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Fort Ransom State Park

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5981 Walt Hjelle Pkwy, Fort Ransom, ND 58033
http://www.parkrec.nd.gov/parks/frs...
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(701) 973-4331 Additional Contacts
 
History:The snap and creak of harnesses, the precision of furrows newly turned in the earth, the rich smell of food being prepared for harvest crews... this is the legacy early homesteaders brought to the picturesque Sheyenne River Valley in the late...read more
History:The snap and creak of harnesses, the precision of furrows newly turned in the earth, the rich smell of food being prepared for harvest crews... this is the legacy early homesteaders brought to the picturesque Sheyenne River Valley in the late 1800s.Today, that heritage is preserved at Ft. Ransom State Park, which officially opened in July, 1979.The Early Years:The Sheyenne River valley is rich with history. The first inhabitants of the valley were Asiatic Mound Builders who roamed the area 5,000 to 8,000 years ago. These inhabitants lived in dugouts or semi-dugouts. Most of the mounds they built were probably burial mounds, and can still be seen today in the valley. It is believed that these people left inscriptions in a large boulder in the valley know as Writing Rock.Following this period, several other Indian cultures inhabited the valley at various times. Farming tribes of Hidatsa, Mandan and Sheyenne are believed to have spent time there, as well as tribes of Chippewa and Sioux in their wanderings across the Great Plains. The first known expedition of white men in the area was led by Pierre de la Verendrye in 1738. The fur trading industry followed and lasted until approximately 1860.The park derives its name from the original Ft. Ransom, named for General T.E.G. Ransom, a distinguished volunteer officer in the Civil War. The fort was established in 1867 to guard the trail from Fort Abercrombie to the Missouri River. Men at the fort also provided protection for crews working on the Northern Pacific Railroad to the north. Fort Ransom was abandoned just five years later in 1872. The original fort site is located three miles south of the park.The Homesteading Years:During this period, much of the valley was settled by Norwegian farmers and a deep-rooted Scandinavian heritage still exists there today.Hardworking and industrious, these immigrants left an indelible mark on North Dakota's history. Their settlement of the area led to a period of extensive agricultural development and homesteading. Durum wheat, one of North Dakota's major grain crops, was first grown in the United States in this area in 1882. Within the park can be found two early farmsteads. The Bjone House, just inside the park entrance, is used as a visitor center. The house was built by Nils Olson in 1879 and inhabited by the Bjone Family until 1976. In 1882, it was the site of the first Lutheran Church services in the area.Exhibits in the visitor center contain information on local folklore and Norwegian legends. A second farm, first homesteaded by Andrew Sunne in 1884, is the site of the park's annual Sodbuster Days, sponsored by the Ft. Ransom Sodbusters Association. Held twice each summer on the second full weekend in July and the weekend after Labor Day, Sodbuster Days attract visitors for demonstrations of horse-drawn fieldwork, antique machinery displays, blacksmithing and farm cooking.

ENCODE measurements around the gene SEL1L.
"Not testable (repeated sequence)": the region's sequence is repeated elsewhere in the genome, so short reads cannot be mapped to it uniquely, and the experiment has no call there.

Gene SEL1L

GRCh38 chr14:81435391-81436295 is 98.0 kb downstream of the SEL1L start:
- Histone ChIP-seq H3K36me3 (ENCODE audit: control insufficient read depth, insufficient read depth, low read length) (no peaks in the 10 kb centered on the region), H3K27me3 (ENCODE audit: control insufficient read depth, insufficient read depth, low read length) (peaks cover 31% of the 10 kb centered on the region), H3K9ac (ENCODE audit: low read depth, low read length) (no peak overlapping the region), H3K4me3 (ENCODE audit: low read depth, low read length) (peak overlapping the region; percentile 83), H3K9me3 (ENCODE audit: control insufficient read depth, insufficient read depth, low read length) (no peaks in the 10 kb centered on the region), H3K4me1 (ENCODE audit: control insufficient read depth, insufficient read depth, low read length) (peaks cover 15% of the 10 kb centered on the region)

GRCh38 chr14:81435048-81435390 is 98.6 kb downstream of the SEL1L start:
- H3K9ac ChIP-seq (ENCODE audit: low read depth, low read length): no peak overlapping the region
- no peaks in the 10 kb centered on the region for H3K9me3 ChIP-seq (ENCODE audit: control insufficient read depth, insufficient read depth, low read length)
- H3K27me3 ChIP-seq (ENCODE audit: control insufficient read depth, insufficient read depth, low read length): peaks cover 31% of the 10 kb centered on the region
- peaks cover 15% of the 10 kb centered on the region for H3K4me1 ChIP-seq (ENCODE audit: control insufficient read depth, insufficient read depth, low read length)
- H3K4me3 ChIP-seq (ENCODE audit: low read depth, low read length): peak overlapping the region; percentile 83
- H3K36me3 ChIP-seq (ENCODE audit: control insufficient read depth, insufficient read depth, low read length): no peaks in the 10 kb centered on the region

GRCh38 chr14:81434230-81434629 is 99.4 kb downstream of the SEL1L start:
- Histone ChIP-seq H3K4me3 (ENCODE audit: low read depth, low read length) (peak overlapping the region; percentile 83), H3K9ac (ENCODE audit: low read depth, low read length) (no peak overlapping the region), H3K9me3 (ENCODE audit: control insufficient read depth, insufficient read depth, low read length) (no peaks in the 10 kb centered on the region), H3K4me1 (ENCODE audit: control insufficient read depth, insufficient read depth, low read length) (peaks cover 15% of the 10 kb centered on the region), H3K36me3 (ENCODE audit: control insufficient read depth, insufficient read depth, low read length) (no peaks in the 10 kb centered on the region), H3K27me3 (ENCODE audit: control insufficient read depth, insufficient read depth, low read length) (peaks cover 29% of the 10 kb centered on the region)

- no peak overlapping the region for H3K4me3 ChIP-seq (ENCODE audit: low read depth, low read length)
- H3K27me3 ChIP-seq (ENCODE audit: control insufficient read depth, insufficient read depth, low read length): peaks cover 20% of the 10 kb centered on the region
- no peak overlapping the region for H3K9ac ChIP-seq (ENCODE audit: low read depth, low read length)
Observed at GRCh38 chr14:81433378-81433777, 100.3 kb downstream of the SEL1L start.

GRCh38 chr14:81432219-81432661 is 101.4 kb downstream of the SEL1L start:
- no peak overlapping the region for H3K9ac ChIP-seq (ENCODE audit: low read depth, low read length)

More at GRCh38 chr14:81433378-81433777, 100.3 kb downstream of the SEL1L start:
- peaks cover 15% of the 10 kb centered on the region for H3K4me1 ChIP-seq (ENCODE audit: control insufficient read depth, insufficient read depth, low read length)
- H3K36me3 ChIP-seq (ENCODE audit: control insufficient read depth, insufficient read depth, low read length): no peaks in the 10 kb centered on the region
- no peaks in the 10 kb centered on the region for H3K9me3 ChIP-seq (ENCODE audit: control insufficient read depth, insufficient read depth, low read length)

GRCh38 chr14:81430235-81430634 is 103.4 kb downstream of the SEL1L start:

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History:The snap and creak of harnesses, the precision of furrows newly turned in the earth, the rich smell of food being prepared for harvest crews... this is the legacy early homesteaders brought to the picturesque Sheyenne River Valley in the late 1800s.Today, that heritage is preserved at Ft. Ransom State Park, which officially opened in July, 1979.The Early Years:The Sheyenne River valley is rich with history. The first inhabitants of the valley were Asiatic Mound Builders who roamed the area 5,000 to 8,000 years ago. These inhabitants lived in dugouts or semi-dugouts. Most of the mounds they built were probably burial mounds, and can still be seen today in the valley. It is believed that these people left inscriptions in a large boulder in the valley know as Writing Rock.Following this period, several other Indian cultures inhabited the valley at various times. Farming tribes of Hidatsa, Mandan and Sheyenne are believed to have spent time there, as well as tribes of Chippewa and Sioux in their wanderings across the Great Plains. The first known expedition of white men in the area was led by Pierre de la Verendrye in 1738. The fur trading industry followed and lasted until approximately 1860.The park derives its name from the original Ft. Ransom, named for General T.E.G. Ransom, a distinguished volunteer officer in the Civil War. The fort was established in 1867 to guard the trail from Fort Abercrombie to the Missouri River. Men at the fort also provided protection for crews working on the Northern Pacific Railroad to the north. Fort Ransom was abandoned just five years later in 1872. The original fort site is located three miles south of the park.The Homesteading Years:During this period, much of the valley was settled by Norwegian farmers and a deep-rooted Scandinavian heritage still exists there today.Hardworking and industrious, these immigrants left an indelible mark on North Dakota's history. Their settlement of the area led to a period of extensive agricultural development and homesteading. Durum wheat, one of North Dakota's major grain crops, was first grown in the United States in this area in 1882. Within the park can be found two early farmsteads. The Bjone House, just inside the park entrance, is used as a visitor center. The house was built by Nils Olson in 1879 and inhabited by the Bjone Family until 1976. In 1882, it was the site of the first Lutheran Church services in the area.Exhibits in the visitor center contain information on local folklore and Norwegian legends. A second farm, first homesteaded by Andrew Sunne in 1884, is the site of the park's annual Sodbuster Days, sponsored by the Ft. Ransom Sodbusters Association. Held twice each summer on the second full weekend in July and the weekend after Labor Day, Sodbuster Days attract visitors for demonstrations of horse-drawn fieldwork, antique machinery displays, blacksmithing and farm cooking.